CASE STUDY: Retailer providing magazines and papers at a loss
Distributors recharging for titles is resulting in retailers paying newspaper groups and distributors for papers they never had the chance to sell, says the CSNA
22 November 2010
One newsagent account that the CSNA is aware of, had in the week ending 03/10, purchased supplies to the value of €476.21 (ex VAT). With returns for these supplies being credited over the next 10 days to the value of €194.67 (ex VAT), and with sales of the products returning €330.51, when the account is taken for stock in hand, the cost of which is €33.83, a return of €82.80, (25.05%) could be suggested. (Figure 1)
However all is not what it seems. A recharge for 32 Sunday Worlds and 12 Sunday Stars that had previously been credited caused an additional charge of €65.29, reducing the profit for the week’s supplies to €17.51. The notion of any profit was further reduced when the carriage charge of €30.02 is put into the equation; causing an actual loss of €12.51 for an outlay of €376.85. (Figure 2)
The recharge of the Sunday newspapers is of interest as it is a classic case of a retailer’s assertion versus that of the carrier. There is a secure place for delivering the papers, and the carrier accepts that he did not deliver into it, but insists that he did make the delivery that morning. Whatever the case, Newspread, the Sunday World and the Star were all paid by the retailer, for papers that the retailer did not have the opportunity to sell.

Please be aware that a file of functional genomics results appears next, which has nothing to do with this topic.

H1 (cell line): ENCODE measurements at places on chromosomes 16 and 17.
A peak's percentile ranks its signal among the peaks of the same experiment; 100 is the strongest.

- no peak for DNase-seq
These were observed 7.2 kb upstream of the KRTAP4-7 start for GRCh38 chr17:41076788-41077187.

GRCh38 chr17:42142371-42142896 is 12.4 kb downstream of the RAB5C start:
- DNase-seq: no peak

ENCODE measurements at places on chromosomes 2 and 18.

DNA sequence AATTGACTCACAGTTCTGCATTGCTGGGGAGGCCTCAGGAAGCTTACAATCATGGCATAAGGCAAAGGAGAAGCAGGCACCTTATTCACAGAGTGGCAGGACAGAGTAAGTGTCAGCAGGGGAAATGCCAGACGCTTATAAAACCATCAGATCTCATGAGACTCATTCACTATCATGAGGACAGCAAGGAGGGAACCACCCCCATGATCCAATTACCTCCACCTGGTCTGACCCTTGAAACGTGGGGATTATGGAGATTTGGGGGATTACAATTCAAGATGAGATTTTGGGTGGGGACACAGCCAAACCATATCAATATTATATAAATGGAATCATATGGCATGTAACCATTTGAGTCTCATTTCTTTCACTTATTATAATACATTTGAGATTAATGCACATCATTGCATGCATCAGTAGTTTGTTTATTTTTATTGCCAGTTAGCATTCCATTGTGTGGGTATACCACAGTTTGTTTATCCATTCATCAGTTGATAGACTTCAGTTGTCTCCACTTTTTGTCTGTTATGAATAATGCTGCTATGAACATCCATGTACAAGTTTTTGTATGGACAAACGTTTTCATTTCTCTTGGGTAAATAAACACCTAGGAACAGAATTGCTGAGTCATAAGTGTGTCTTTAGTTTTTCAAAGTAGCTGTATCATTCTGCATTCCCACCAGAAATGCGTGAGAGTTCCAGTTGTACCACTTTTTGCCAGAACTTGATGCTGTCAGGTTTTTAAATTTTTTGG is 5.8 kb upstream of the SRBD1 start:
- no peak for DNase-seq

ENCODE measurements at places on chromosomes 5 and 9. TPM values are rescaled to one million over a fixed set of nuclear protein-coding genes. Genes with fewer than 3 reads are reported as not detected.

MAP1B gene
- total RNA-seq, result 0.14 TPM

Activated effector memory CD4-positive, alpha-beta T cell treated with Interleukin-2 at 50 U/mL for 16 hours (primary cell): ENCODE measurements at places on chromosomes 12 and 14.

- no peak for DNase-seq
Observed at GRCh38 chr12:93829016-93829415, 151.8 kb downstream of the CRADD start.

This retailer can ill-afford to provide newspapers and magazines at a loss. Her store is the only outlet in the village and we have little doubt that she is providing a useful community service, but would obviously need to revisit the viability of newspapers and magazines if her distributor continues to reject her valid claims for non-delivery of product.
Furthermore, the cost of carriage for small accounts must be queried. The retailer is paying €30 per week out of her average profit of €80 per week; reducing her national margin of 25% to 15.6%!
Surely publishers can see that the cost of stocking newspapers and magazines in small, rural and traditional outlets cannot continue to rise. A fairer and more equitable scheme should be pursued, one that will reward all retailers for participating in the provision of the written word.